In the two and a half decades that I’ve been practicing yoga, I’ve heard the term “heart centre” many times. I would place my hand above my left breast, eyes closed, assuming I’ve followed the instructions of the yoga teacher. But, even the most experienced teachers can learn something new by going back to the basics. Last month, I attended an online Pranayama workshop with the founders of Svastha Yoga Therapy, A.G. and Indra Mohan. They went over in detail the history and practice of two basic yoga breathing exercises – Lahari and Nadi Shodhana. With both of them, Indra asked us to focus on our heart centre. Noticing the way it expands with the inhale, and noticing how it relaxes and softens on the exhale.

Where do you think your heart centre is?

After the workshop, I did a little exercise in my own yoga classes to see if others had the same sense of where their heart centre is. I asked the participants to close their eyes and place a hand on their heart centre. They all put their hands on a different part of their torso – some higher up near the collarbones and others lower down near the belly. Everyone had a unique idea of where it was!

Lahari Pranayama

Lahari means ‘wave’ in Sanskrit. To practice this breath, there is no special physical technique. Just breathe naturally and smoothly, you don’t need to force the breath to deepen. If you practice this breath for awhile, you may notice that your breathing will naturally deepen and slow down as you relax and feel more calm. It is called the ‘wave’ breath is because on the surface of the water there are fluctuations as the waves roll back and forth to the shore, but underneath the surface layer it is calm. The focus on the heart centre allows you to smooth out those fluctuations and find calmness.

Nadi Shodhana

This Pranayama allows you to clear out the Ida and Pingala nadis (two of the main energy lines running up and down the central core of the body). Each nostril is connected to one of these lines. With the right hand, fold the index and middle fingers to the palm of the hand, so that there is comfortable space for the nose. Tilt the head down to make it comfortable for your shoulder and elbow. Pranayama should be easy, not forced. The right thumb first closes the right nostril, and the 4th finger half closes the left nostril to guide the breath in smoothly. A slight retention of breath helps the mind to find ease and calm. And then the thumb half opens the right nostril to guide the exhale out. Repeat on the 2nd side and continue as long as feels right for you, focusing on the heart centre.

heart centre

Where is the heart centre?

Why is the heart centre important?

The heart centre is called Hridaya in Sanskrit. It is at the centre of our being, the core of connection to ourselves. It is where the physical body connects to the breath, and through where the Prana (energy lines) converge and flow. Often, it is mistakenly assumed that the heart chakra (Anahata) is where the heart centre is. But Hridaya is not located at any chakra. To find it place a thumb of one hand between your collar bones and the little finger of the other hand in your navel, spread both fingers wide, and where the other thumb and little finger meet is your heart centre.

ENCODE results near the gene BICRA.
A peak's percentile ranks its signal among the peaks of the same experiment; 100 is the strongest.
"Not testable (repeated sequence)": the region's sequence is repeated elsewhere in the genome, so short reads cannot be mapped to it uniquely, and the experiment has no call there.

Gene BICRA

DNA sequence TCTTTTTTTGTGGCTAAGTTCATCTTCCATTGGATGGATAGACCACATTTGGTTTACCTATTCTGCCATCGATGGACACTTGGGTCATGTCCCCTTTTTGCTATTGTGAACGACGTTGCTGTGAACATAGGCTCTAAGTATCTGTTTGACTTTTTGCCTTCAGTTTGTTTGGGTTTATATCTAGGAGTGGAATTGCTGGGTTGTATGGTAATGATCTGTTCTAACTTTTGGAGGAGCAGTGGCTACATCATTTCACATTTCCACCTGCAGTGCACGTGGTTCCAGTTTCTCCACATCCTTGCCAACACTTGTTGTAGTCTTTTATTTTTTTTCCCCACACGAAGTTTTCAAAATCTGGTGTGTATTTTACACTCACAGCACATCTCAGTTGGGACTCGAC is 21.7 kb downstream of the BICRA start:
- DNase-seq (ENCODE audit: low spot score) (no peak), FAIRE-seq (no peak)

At English Yoga Berlin we offer small classes for more personalised practice and private yoga sessions. Juli‘s yoga classes in English are a slow Vinyasa yoga / Svastha yoga mix. Contact us here to learn more or check our class schedule to participate in a group class at our Kreuzberg yoga studio or participate in one of our yoga classes live online.

Berlin guidelines for teaching yoga during Corona

Since the beginning of the Coronavirus lockdown in Berlin, we at English Yoga Berlin have been offering our yoga classes exclusively online. Slowly things are starting to open up, as the number of infected people go down. The question of whether it is safe to practice yoga in the studio again is one that yoga practitioners can only answer for themselves and their close contacts. Until there is a vaccine or easily accessible effective treatment a risk of infection remains. Here we put together a list of questions and answers for yoga teachers who have questions about teaching yoga during Corona times.

Safer Space

Safer Space for Yoga Guidelines

The question of what is safe regarding any risk also depends on the individual people involved. We all feel different levels of safety in different environments depending on our lived experiences, as well as both our physical and mental capacities. Those of you who have attended our in-person yoga classes know our safer space guidelines, we say “safer” because we cannot claim to create a space that is safe for everyone, but our aim is to do the best we can.

 

So, is it safe to practice yoga in the studio again?